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Discussion Starter · #1 ·
Awhile back I had an old 1906 Marlin94 in38-40 relined and it has worked out well. The smith who did it is not accepting any new work as he is back logged a year.
I recently acquired an older Colt SAA with a 4&5/8" barrel that has been nickel plated. From the looks of it that had been done after market as there is some wear that is under the plating. Slugging the barrel, I get a .406 dia. on the lands which is considerably over the .401 that my Marlin now slugs out as. That gun I use.403 sized cast bullets from Dardas

The only bullet I could possible use is to buy some 41 mag cast bullets and then size them down to maybe .4075 -.408 and that may be a tough thing to load them in a 38-40 case that has the very thin neck walls. Then there is the question if that load would even fit in the chambers. I don't want to go to the expense of a custom mold and the incur that problem.

So I was thinking about having the barrel relined.

Does anyone know of a competent smith that has done this? The smith I used before has recommended Gary Erb in Oregon . I have emailed him but have received no reply.

This handgun does not have matching S/N's and since it has been nickel plated the collector value is considerably diminished.

Thoughts, advice, welcomed.

Thanks
 

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If you cast your own bullets, there are many new and old 403 moulds from Lyman. Most of them cast .406, you can pan lube and not size them and they would shoot fine. I had a lot of them till my Father sold them all to a collector at a ruinious low price, $3.30 apiece. Kaiser told me later one of his artiries to his brain was completely blocked, Amazing he did not have a stroke and die, they said.
 

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Gary Erb is top shelf, just got my 1900 Colt SAA 38 WCF from his where he fitted a brand new barrel with proper markings and it is first class. It is just as cheap in the long run to get a new barrel then to reline that old barrel. Redman's used to reline barrels and he did one for me, but not cheap.
 

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IIRC, the .38-40 and .41 barrels have the same bore. Some, mabey all, .38-40 marked barrels have a tiny '.41' stamped on the bottom of the barrel underneath the base pin. My 1900 vintage .38-40 is so marked.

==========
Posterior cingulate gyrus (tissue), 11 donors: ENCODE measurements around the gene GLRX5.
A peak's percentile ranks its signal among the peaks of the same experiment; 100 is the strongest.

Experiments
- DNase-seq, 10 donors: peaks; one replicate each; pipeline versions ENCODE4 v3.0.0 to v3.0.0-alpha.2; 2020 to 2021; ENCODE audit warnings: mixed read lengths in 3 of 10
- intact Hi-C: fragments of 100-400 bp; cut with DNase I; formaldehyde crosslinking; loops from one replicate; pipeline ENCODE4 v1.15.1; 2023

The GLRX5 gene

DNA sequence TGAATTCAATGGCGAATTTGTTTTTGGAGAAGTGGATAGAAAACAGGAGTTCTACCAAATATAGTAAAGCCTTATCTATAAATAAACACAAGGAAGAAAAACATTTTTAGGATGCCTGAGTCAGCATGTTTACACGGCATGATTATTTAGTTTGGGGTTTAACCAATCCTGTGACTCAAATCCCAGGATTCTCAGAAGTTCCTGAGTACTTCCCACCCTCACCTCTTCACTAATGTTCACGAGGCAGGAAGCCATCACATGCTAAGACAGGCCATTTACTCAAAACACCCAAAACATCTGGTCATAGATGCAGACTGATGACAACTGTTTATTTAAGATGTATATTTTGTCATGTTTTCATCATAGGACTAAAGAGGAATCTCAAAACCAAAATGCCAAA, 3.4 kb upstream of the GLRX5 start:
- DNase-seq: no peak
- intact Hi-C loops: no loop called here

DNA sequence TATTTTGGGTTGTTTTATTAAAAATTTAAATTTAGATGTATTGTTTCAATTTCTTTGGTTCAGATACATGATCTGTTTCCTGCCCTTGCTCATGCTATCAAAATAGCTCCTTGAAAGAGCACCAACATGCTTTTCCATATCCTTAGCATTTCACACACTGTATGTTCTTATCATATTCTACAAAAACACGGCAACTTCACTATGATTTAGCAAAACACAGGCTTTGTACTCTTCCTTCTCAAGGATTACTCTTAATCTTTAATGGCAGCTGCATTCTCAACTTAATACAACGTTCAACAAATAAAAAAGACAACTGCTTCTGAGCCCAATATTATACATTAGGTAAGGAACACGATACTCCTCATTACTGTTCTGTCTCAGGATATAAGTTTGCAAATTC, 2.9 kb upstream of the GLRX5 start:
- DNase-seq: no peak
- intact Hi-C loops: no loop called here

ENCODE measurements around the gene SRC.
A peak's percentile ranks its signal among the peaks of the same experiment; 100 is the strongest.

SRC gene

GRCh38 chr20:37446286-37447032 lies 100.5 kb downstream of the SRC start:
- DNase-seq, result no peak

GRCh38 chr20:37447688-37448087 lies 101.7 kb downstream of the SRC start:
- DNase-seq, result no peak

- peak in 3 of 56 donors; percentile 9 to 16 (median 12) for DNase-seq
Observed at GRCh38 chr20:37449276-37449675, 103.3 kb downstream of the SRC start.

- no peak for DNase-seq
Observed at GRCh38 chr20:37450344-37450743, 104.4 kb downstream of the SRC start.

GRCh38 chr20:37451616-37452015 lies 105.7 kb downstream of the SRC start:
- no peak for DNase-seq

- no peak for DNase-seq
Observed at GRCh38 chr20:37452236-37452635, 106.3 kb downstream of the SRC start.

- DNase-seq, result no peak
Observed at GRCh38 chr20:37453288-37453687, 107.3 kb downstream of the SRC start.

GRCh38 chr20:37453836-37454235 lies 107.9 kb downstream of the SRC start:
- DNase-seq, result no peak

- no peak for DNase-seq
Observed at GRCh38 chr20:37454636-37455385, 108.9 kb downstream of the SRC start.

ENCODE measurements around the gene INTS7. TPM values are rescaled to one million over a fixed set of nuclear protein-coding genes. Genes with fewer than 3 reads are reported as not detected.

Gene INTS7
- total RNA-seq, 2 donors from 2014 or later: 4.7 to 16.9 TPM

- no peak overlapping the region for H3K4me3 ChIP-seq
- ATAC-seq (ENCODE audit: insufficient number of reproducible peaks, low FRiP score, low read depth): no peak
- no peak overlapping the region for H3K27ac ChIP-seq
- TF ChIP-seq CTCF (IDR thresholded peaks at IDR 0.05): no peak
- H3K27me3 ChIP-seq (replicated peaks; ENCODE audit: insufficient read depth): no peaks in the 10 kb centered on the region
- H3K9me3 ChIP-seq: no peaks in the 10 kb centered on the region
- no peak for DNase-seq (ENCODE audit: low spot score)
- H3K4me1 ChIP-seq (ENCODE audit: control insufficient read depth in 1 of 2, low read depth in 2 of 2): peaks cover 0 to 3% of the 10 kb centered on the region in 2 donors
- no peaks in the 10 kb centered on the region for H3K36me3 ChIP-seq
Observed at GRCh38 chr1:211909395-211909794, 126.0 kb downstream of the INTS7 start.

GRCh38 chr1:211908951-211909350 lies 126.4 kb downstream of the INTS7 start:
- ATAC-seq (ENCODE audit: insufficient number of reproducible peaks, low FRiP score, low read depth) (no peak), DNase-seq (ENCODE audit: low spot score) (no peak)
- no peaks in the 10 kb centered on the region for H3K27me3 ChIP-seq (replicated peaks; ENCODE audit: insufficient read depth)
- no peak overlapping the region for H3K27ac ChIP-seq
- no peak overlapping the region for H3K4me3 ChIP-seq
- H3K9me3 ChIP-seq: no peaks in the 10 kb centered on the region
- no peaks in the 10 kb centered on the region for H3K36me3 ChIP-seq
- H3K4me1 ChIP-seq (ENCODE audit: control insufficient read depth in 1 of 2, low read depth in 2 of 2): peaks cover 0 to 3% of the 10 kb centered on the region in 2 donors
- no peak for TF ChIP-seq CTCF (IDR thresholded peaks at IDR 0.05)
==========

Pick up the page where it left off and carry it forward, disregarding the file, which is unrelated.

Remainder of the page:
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Discussion Starter · #12 ·
Taking the base pin out, I see no marking but it could have been worn off I guess if it wasn't very deep. Gary Erb told me all the barrels were .406.

When questioning him about relining or rebarreling. He didn't think he could match the nickel plating.
 

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Discussion Starter · #15 ·
Could someone possibly take a photo and post it so I could se what/where this .41 marling looks like? Also, what is everyone shooting in these handguns so marked, bullet wise?
Thanks
 

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Could someone possibly take a photo and post it so I could se what/where this .41 marling looks like? Also, what is everyone shooting in these handguns so marked, bullet wise?
Thanks
My camera doesn't do well with close ups. Pull the base pin and take the ejector housing off as well. That should give you a good view. Wipe off any oil or crud under the housing that might be there. The '.41' should be on the barrel under the base pin or thereabouts next to the frame. It's a very small mark, you might need a magnifying glass to see it. I had to use mine. As I said earlier, I don't know if all barrels are so marked, but some at least are.

Edit to add: My 1903 era .41 SAA has the tiny '.41' mark as well.
 

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Discussion Starter · #18 ·
Ok, I found some 41 colt bullets that are double based, both flat based and hollow based. Reading, they have been used in 38-40's. If seated in a 38-40 case, will they chamber in a 38-40 SAA Colt, or must the cylinder be modified to take them? Biggest Diameter ( including brass)that will chamber in this gun is .404.

I took off the ejector shroud, and base pin. Examined the barrel and no marking .Could have been worn off as the barrel definitely slugs .406. This gun could have been nickel plated after market.

I would really like to get this shooting as I also have a 1902 Marlin 94 in38-40 that I had relined.
 

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I had a .41 SAA, made in 1913, I traded off, it was renickled and had a 38 40 marking on the bottom of the barrel and 41 on the side. I looked it up and found out about this issue. I just checked my high condition 1878 DA in 38 40 it also has a V then 41 under the base pin.
 

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saddlesore, let me ask something that has not been addressed: what year is your Colt made? I ask this as IMO .41 Colt works far better with real blackpowder as it causes better bullet obturation than smokeless. Do not under any circumstances shoot smokeless in a blackpowder gun as it could "grenade".

With that said, if you are going to shoot blackpowder then merely have a competent gunsmith open up the chamber mouths to 0.406".

I ask this only as there are many people who post here thinking they can shoot smokeless in an old BP era gun and that is not the case. When they discover this they quickly lose interest as loading BP ctgs. is a tedious process requiring devotion and work. So, let's get this out of the way first before we proceed.
 
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